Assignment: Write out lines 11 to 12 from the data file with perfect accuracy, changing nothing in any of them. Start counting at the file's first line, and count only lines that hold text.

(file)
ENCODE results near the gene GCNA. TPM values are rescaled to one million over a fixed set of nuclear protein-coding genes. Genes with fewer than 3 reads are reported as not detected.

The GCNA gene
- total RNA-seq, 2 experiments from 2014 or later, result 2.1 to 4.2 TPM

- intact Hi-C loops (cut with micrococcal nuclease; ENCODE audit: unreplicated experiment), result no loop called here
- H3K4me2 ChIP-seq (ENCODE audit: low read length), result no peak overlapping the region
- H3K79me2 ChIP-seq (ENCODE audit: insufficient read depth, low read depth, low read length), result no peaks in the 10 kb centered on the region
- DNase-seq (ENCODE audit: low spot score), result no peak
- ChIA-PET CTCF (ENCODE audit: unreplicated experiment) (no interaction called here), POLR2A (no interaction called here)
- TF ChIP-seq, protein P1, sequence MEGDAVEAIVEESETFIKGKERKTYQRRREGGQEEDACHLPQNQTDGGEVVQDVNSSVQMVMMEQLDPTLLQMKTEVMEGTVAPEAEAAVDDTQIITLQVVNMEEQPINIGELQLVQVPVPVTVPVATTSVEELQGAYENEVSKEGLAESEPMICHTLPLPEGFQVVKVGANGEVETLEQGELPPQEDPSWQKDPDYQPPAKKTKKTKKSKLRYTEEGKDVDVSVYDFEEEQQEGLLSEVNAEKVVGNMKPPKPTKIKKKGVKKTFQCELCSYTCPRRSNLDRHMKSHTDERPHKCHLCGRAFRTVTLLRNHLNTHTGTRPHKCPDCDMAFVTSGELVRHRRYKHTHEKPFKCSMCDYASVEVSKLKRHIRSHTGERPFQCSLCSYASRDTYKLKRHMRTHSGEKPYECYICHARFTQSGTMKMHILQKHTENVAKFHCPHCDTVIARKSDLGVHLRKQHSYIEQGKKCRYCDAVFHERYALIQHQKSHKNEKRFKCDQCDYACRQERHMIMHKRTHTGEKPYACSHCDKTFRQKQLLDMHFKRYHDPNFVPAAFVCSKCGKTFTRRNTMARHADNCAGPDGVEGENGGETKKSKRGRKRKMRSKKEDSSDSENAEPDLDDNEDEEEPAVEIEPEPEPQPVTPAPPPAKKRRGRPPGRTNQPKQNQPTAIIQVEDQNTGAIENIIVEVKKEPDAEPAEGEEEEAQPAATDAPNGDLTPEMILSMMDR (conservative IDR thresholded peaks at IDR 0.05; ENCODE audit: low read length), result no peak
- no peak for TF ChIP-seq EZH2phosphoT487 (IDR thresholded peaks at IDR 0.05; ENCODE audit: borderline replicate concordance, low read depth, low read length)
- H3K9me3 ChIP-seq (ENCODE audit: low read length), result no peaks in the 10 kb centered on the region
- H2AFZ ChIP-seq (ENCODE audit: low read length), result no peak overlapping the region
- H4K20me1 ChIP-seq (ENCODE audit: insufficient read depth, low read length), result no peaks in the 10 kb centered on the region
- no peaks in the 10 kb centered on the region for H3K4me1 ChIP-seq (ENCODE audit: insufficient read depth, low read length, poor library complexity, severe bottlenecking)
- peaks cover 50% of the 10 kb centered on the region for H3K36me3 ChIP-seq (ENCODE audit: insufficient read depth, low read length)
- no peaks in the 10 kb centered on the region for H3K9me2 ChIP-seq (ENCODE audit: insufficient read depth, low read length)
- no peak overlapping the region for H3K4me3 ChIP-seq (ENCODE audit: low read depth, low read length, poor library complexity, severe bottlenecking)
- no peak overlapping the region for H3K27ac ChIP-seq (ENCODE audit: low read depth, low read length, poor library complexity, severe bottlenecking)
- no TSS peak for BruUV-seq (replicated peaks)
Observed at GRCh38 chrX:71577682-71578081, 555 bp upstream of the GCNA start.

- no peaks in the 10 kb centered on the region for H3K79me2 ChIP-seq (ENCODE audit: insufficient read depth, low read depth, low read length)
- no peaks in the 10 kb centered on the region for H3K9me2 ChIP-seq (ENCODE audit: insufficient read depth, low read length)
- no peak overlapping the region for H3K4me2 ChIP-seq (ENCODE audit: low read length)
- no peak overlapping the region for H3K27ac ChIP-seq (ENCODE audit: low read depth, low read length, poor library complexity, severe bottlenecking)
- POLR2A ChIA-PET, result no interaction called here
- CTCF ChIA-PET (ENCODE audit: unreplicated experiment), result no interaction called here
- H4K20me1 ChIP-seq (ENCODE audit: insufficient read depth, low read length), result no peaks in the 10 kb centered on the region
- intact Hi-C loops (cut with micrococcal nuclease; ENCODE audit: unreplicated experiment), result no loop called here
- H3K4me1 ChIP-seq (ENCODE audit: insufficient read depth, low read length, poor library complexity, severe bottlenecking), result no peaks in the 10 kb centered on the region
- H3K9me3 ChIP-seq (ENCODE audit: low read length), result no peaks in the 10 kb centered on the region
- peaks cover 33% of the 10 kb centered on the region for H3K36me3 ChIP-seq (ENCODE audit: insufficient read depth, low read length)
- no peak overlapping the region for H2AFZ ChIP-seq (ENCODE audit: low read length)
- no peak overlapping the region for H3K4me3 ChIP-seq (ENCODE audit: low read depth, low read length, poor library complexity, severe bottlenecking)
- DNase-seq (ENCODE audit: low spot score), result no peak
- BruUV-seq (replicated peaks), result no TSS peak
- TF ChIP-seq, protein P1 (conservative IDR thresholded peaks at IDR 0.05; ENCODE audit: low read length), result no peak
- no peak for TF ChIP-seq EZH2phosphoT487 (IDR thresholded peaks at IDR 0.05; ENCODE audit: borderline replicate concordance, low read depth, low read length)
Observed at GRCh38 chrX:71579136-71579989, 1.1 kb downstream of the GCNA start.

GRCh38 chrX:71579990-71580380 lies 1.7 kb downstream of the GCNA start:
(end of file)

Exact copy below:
- H3K9me3 ChIP-seq (ENCODE audit: low read length), result no peaks in the 10 kb centered on the region
- H2AFZ ChIP-seq (ENCODE audit: low read length), result no peak overlapping the region